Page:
Then it went downhill from there. Once I saved and converted it to JavaScript, it was no longer able to recognize the image and displayed a grey background instead of black. After trying to change that, I resorted back to using a black color and uploaded it as such. Still has really wonderful streaks though.

Hello World!

Site-specific installation, laser cut mylar & acrylic

SOFTlab: (n)arcissus, 2010

Hey everyone! My name is Nelle (short for Ellen/ my backwards nickname) and I am a Junior in CD. I am originally from a beach town south of Boston and moved to New York over two years ago to go to Parsons. I am excited to start Creative Computing because I want to explore how processing can influence 3D design. I hope to expand my knowledge of Java and learn how to use processing to in different and unexpected ways.

I choose the image above because I thought it was an interesting example of how processing can be used to create visually intriguing architecture in a challenging space. I hope to be able to incorporate processing into the construction of designs through using the new 3D printers!

1.) My first variation: http://www.openprocessing.org/sketch/109446

I found it under Examples in Processing.

  1.  I changed the background from (0) to (20)… I’m not sure if that did anything
  2.  I changed the size of the screen from (640, 360) to (1000, 800) this simply just increased the size.
  3.  I increased the fill from (255) to (500). This slowed down the particles the more you click.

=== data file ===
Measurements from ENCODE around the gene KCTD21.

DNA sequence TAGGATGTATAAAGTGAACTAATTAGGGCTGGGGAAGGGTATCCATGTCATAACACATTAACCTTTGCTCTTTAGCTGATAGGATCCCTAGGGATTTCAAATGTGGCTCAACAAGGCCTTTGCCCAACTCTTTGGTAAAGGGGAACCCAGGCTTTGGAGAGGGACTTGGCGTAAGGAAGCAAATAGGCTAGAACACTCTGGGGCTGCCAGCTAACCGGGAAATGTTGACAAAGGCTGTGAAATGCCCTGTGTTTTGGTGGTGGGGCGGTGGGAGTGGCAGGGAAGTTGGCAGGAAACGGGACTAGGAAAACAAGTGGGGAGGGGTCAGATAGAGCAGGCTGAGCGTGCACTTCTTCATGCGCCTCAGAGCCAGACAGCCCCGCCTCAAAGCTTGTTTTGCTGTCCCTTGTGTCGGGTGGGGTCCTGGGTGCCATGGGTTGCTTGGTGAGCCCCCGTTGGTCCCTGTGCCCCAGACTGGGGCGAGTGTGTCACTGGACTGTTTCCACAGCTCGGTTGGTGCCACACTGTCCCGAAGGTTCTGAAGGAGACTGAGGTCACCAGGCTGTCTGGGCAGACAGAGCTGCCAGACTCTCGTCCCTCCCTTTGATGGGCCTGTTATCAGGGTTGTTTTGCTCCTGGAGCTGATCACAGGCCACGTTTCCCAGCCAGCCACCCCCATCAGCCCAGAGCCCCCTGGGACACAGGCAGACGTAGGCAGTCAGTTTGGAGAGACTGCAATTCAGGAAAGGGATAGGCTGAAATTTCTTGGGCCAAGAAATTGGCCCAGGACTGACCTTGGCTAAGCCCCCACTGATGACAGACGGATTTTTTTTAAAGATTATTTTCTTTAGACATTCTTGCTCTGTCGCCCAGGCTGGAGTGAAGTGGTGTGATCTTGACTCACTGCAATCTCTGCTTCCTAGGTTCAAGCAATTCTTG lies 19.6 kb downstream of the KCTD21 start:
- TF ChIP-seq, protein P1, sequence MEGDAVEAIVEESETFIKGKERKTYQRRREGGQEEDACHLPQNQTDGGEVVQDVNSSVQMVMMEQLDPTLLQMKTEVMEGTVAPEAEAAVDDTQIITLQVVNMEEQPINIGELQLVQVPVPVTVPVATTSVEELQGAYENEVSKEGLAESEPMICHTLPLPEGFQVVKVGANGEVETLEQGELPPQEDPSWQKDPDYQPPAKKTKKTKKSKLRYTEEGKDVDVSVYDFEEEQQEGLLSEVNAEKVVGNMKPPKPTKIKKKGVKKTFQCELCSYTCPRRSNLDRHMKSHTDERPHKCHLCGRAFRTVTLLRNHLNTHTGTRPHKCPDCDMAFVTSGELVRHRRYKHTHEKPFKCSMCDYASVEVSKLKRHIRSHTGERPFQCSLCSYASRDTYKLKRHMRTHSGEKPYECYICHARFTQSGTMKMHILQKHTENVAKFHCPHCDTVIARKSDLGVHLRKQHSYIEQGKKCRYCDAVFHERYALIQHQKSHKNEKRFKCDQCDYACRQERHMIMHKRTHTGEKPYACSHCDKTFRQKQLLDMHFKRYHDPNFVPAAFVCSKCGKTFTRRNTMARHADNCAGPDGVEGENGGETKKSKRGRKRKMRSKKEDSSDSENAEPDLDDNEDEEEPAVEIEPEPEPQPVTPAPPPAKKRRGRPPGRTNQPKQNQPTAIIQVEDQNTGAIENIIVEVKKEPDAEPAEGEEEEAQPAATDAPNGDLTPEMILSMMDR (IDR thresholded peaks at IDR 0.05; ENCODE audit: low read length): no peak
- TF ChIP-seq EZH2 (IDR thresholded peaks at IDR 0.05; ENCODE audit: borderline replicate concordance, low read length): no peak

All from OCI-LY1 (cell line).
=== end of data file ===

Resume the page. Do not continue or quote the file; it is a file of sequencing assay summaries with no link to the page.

I wish that I had been able to figure out how to change the colors as the particles drop.

2.) My second variation I found under the Color Examples in Processing.


  1. I altered the size of the window by decreasing it to (200, 200)
  2. I changed the int barWidth to 1
  3. I decreased the int lastBar to -30

The result was a smaller, more delicate interaction with barely colorful visible lines.

3.) My third variation I found under the Form Examples in Processing.


  1. Using some of the other changes I made above I altered the size of the window to make a square (360, 360).
  2. After I increased the number of triangles to 30 when the mouse does not hover over the object.
  3. Then when you hover over the object 300 triangles appear.
  4. I changed the interaction with the object from being controlled by mouseX to mouseY.
  5. Lastly, I changed the color of the background from grey to blue by using the color code background(500) on the Java screen, however the uploaded JavaScript version did not seem to register that color code.

From playing with this example I figured out that Java’s color codes are different from the HTML color codes that I’m use to. I would like to learn how to change the shape more and create an continuously growing and expanding shape. From here I want to play around with sketches that other people have posted on openprocessing.org to gain more knowledge of different ways you can use processing.